Ian’s Story: the benefits of exercise therapy for PTSD

“I read somewhere that long lasting stress on the body such as PTSD (Post Traumatic Stress Disorder) can lead to secondary conditions such as hypertension, cardiovascular disease, musculoskeletal aches and pains, anxiety, depression, obesity and an increased risk of diabetes.

Has my GP spilled the beans on me?

You see 50 years ago I was an infantry soldier in the Vietnam War. During the 12 months and three weeks I was in-country, I completed 318 operational days in the mountains, jungle and mangrove swamps of Phuoc Tuy Province with 2RAR (2nd Battalion The Royal Australian Regiment) where I patrolled through the ‘J’ as we called it, on my elbows and knees with a bayonet in my mouth.

So how do war veterans treat PTSD? EASY.

We self-medicate with stuff our GP gives us plus the stuff the GP tells us to avoid. After a couple of decades, you finally admit the truth – it doesn’t work. Along the way you have not only wrecked your body, but also your family; and you withdraw from life seeking refuge in your recliner.

Does an Exercise Facility help blokes with PTSD?

The answer is an emphatic, NO!

What does help is if you swallow your pride, struggle out of the recliner, take your aching fat gutted body outside and limp down to the Health Facility; and enroll in an exercise program.

They say that an exercise program not only helps with your health, but it also improves your mental well-being because you make new friends with others in the same boat.”

 

So What Exactly is Post -Traumatic Stress Disorder?

Post-traumatic stress disorder (PTSD) is a particular set of reactions that can develop in people who have been through a traumatic event which threatened their life or safety, or that of others around them.” – Beyond Blue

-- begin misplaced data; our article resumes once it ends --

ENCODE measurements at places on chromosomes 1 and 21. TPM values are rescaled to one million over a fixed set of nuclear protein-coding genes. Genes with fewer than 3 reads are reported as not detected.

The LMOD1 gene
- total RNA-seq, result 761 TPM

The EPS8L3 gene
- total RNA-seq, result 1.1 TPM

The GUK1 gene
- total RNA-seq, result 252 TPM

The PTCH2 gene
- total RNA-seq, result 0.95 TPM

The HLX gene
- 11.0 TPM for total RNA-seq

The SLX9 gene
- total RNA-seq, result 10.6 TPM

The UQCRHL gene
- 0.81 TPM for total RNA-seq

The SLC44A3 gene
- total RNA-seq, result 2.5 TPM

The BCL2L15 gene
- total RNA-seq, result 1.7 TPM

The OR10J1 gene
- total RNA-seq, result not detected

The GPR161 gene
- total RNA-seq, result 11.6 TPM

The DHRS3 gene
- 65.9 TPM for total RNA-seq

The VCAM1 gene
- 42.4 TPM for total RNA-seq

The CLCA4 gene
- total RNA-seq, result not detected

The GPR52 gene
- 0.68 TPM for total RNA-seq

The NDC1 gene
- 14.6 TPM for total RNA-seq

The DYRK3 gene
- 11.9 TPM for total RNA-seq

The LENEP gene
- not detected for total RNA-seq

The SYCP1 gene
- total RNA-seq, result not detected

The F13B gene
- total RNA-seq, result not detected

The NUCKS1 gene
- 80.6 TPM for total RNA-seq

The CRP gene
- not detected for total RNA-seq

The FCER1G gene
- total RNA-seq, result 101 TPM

Did you know that between 5 and 10 percent of the general population will develop PTSD in their lifetime? Higher rates of PTSD (up to 50%) are seen in survivors of intentional acts of violence or prolonged/repeated events. Among children and adolescents who have been exposed to trauma, approximately 1/3 of this age group is expected to develop PTSD.

Symptoms of PTSD
Intrusive memories, avoidance behaviours, negative changes in thinking and mood, and changes in physical and emotional reactions are all symptoms associated with PTSD. These symptoms can be quite debilitating without receiving effective treatment.

People with PTSD often experience being overly alert which can cause elevated levels of continual stress. This is also known as the “flight or fight” response.

 

Long-lasting stress on the body can lead to secondary conditions such as hypertension, cardiovascular disease, musculoskeletal aches, depression, obesity, and increased risk of diabetes. These conditions can be developed by lifestyle habits which often hinder the recovery process and can worse PTSD-related symptoms. Some common lifestyle factors include: sedentary behaviour, diet, sleeping habit, smoking and alcohol abuse.

So how can exercise help?

  • Stress management
  • Reduced alcohol dependence
  • Improved sleep quality
  • Reduced risk of developing heart disease and diabetes
  • Improved mood

Exercise is a core component in managing stress and reducing levels of alertness for those with PTSD. Some beneficial exercises include: aerobic exercise, controlled breathing exercises and stretching. Exercise also provides the opportunity to increase your social support via meeting new people through exercise or catching up with an old friend to go for a walk.

It is important to find what exercise activities you enjoy as this in turn will help combat stress levels. It can be as simple as tending to your garden. Setting a time each day to perform these physical activities you enjoy, is a great strategy to manage your stress levels.

Exercise Physiologists have experience working with those who have PTSD and its associated conditions. Through implementing structured exercise interventions and behaviour change strategies, this will help aid in lowering PTSD symptoms and improving quality of life.

Please feel free to contact us here at Activate Health if you would like any assistance with getting started.

Emma Ellis,

Accredited Exercise Physiologist